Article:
Friday, April 27, 2007

Senators Vow To Restore Habeas Corpus

Here's a dash of good news from Susan Cornwell of Reuters:
Influential U.S. senators vowed on Thursday to restore to foreign terrorism suspects the right to challenge their imprisonment, saying Congress made an historic blunder by stripping them of that right last year.

Hundreds of suspected al Qaeda and Taliban members held at a U.S. military prison in Guantanamo Bay, Cuba, could be affected.
All the other people held in U.S. military prisons could be affected, too.
The United States has drawn international criticism over its continued detention of terrorism suspects in Guantanamo, with human rights groups demanding the prison be closed and detainees charged with crimes or released.
It's the least one can ask of a civilized country, is it not? Or do we no longer even aspire to that status?
Last year's Congress, with a Republican majority, passed a law setting specific rules for U.S. military tribunals. It included a ban on non-citizens labeled "enemy combatants" from using "habeas corpus" petitions to challenge the legality of their detention in court, asserting that military panels at Guantanamo were a substitute for court review.
They are not, of course. Not even close.
Senate Judiciary Committee Chairman Patrick Leahy warned that the rights of some 12 million legal aliens in the United States -- as well as any foreigners visiting the country -- had also been infringed by the new law.
Regular readers of this page may remember that the issue of illegal detention of legal aliens became a personal one last fall, when the cousin of a friend was detained without cause, without charge, and -- for far too long -- without even a hearing.

It's no stretch to imagine that the same thing could happen to any of twelve million legal residents -- indeed it has happened to many of them. Fortunately, my friend's cousin was released after "only" three weeks. But many others who were been detained for the same nonexistent reasons are still in prison. So a restoration of habeas corpus would help them as well.

It would also help the approximately 300 million American citizens whose rights have also been infringed -- by the new law combined with the president's having claimed the right to strip the citizenship (and thus the habeas corpus rights) of anyone he (or any subordinate he might deputize) may deem an "enemy combatant".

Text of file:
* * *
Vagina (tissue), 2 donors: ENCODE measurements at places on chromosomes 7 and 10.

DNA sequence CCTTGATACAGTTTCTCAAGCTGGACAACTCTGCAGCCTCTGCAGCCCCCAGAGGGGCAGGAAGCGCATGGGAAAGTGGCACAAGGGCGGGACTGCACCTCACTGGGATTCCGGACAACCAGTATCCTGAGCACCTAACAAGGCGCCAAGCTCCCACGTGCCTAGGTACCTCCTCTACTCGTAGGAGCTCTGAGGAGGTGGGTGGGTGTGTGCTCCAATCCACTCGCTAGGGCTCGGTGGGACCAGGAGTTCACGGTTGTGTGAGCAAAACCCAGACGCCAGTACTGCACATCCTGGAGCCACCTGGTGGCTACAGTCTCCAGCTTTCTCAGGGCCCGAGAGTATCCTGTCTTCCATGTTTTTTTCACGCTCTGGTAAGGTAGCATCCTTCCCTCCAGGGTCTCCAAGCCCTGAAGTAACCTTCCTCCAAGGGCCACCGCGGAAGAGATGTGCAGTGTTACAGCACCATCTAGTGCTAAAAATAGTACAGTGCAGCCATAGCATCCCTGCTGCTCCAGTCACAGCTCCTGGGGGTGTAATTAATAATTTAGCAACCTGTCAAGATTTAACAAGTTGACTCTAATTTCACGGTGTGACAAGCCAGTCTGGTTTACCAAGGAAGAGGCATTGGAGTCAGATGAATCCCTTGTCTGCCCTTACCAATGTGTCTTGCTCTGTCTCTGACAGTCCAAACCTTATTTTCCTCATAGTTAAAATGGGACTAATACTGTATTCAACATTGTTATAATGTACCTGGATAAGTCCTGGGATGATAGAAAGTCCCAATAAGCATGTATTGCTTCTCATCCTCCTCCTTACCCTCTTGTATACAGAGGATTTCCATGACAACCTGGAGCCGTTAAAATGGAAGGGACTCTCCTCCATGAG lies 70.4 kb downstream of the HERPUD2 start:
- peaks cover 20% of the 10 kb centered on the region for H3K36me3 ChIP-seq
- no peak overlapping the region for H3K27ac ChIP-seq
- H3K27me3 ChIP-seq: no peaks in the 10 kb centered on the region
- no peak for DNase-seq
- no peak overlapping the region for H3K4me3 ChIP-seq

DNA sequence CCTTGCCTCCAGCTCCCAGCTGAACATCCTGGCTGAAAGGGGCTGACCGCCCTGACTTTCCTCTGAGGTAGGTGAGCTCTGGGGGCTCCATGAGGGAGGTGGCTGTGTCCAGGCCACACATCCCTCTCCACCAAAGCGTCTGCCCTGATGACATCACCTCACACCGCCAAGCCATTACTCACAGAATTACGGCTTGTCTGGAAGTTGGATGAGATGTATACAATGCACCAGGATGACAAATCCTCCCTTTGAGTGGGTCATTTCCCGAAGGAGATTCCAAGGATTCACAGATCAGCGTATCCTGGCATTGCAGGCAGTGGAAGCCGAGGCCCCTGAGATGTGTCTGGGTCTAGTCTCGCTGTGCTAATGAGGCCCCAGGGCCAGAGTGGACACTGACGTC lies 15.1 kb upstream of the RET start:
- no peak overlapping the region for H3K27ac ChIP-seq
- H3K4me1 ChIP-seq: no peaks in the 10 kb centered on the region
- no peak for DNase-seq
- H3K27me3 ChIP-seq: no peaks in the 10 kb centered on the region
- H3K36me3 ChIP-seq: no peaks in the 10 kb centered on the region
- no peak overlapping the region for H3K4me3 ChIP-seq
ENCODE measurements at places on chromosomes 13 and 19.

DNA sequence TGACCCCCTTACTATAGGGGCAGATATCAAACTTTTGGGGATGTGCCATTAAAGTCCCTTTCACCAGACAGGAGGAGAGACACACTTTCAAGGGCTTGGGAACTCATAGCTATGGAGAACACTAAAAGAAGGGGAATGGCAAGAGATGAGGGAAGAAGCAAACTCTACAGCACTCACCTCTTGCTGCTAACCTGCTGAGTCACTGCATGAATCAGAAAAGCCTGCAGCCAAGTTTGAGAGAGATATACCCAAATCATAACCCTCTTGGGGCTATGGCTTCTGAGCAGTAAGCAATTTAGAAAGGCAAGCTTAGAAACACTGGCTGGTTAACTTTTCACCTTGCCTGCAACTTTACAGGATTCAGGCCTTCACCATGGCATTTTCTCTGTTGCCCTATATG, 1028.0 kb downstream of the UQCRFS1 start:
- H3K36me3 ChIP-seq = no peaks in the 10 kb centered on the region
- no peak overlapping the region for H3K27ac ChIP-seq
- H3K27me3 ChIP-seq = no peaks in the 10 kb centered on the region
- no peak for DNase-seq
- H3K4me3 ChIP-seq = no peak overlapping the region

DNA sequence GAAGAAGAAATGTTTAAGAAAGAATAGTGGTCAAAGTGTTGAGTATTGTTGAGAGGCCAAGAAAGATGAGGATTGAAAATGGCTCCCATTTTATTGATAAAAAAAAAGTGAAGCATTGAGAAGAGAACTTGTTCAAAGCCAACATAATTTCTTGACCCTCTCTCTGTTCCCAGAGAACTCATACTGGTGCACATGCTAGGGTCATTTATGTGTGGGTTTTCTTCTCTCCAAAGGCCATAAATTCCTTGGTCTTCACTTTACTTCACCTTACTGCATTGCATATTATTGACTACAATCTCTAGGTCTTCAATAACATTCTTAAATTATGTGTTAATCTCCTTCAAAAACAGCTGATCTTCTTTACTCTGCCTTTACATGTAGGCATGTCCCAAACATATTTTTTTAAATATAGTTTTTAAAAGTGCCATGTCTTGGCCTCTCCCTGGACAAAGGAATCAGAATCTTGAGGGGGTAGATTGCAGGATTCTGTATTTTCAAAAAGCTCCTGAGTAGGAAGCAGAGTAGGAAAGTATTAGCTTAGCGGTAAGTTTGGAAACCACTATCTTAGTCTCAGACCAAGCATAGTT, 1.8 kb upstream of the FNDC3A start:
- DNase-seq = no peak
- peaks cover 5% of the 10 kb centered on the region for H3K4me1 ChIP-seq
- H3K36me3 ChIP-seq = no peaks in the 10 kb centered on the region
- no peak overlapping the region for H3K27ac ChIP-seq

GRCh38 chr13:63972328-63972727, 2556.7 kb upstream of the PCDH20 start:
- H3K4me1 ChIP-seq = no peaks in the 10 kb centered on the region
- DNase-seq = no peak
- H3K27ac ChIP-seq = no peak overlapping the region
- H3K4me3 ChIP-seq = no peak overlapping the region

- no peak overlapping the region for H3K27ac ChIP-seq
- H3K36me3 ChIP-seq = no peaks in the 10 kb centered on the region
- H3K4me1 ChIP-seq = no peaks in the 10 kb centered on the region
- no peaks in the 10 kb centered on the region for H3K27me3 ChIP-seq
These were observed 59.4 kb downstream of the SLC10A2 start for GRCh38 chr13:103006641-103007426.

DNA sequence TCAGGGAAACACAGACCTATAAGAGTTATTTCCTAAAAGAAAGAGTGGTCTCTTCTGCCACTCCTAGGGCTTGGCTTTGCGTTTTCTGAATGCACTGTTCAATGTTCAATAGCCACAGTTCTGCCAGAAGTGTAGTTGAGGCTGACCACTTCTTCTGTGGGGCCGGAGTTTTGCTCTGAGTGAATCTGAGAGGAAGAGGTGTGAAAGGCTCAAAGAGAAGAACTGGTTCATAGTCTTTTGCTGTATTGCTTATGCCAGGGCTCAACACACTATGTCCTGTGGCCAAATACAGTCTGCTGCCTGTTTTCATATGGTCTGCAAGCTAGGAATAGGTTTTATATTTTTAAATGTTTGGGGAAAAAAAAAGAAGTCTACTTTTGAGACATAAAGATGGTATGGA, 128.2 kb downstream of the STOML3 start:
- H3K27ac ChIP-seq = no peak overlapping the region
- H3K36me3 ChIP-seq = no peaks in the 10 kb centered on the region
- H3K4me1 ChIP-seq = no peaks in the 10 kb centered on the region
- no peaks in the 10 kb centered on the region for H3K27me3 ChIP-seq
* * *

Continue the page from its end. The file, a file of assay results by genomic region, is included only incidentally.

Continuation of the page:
"This new law means that any of these people can be detained forever ... without any ability to challenge their detention in federal court, or anywhere else, simply on the government's say-so that they are awaiting determination as to whether they are enemy combatants," the Vermont Democrat said.

"This is wrong. It is unconstitutional. It is un-American," Leahy said in testimony to the Senate Armed Services Committee, which would share jurisdiction on changing the law.
You can't argue about any of this unless you have a license to lie. But there are an awful lot of licensed liars to be found, especially at the five-cornered building.
A Defense Department lawyer and some committee Republicans said the law should be allowed to work and be examined by U.S. courts before Congress acts again.
It's the same old song with a different word in it. Give the war a chance! Give the surge a chance! Give the gulag a chance! Give us just one more chance to lie to you!

Are you ready for another one? Here it comes:
"Detention of enemy combatants in wartime is not criminal punishment and therefore does not require that the individual be charged or tried in a court of law," said Daniel Dell'Orto, principal deputy general counsel at the Pentagon.
Unfortunately for Mr. Dell'Orto, there's much more to the story. This is not exclusively about the detention of America's enemies. This is also about the detention of people who are anything but enemy combatants. Some of them are guilty of nothing but trying to escape from the bombing of their former homelands, and were sold into captivity. But the Pentagon-licensed lawyers don't want you to know about that. Or about anything else that's really going on in the world. And neither does the administration. Fortunately, they don't yet have full control over everything.
Leahy, along with Pennsylvania Republican Sen. Arlen Specter, has introduced legislation to restore habeas corpus right to detainees.
With decades of duplicity to atone for, Arlen "Magic Bullet" Specter seems to have taken a step in the right direction. On the other hand, this could simply be more duplicity on his part. After all, he is a past master.

Let us recall that during the debate on the law he now says he wants to change,
Arlen Specter said that the bill sends us back 900 years because it denies habeas corpus rights and allows the President to detain people indefinitely. He also said the bill violates core Constitutional protections. Then he voted for it.
Personally, I don't trust Arlen Specter any farther than I can throw him -- and I never will. But one can always hope. And if Pat Leahy still has hope, how can any of the rest of us give up?

The Reuters report continues:
With the help of Armed Services Committee Chairman Carl Levin, "I hope we can fix this serious and corrosive problem by this summer," Leahy said.

Levin, a Michigan Democrat, agreed "we have an obligation to act now to establish a process that we can defend."
It's clear that the current setup is indefensible. And the challenge to it is way overdue.

So here's a big "HOORAY" for Senators Leahy and Levin (and a small one for Arlen Specter), and best of luck to them on this.

The gulag is one of the centerpieces of the tyranny this administration is trying to establish -- perhaps the single most important and most intimidating manifestation of their evil intentions. So this will not be an easy row to hoe. But it may be the most important one -- for now.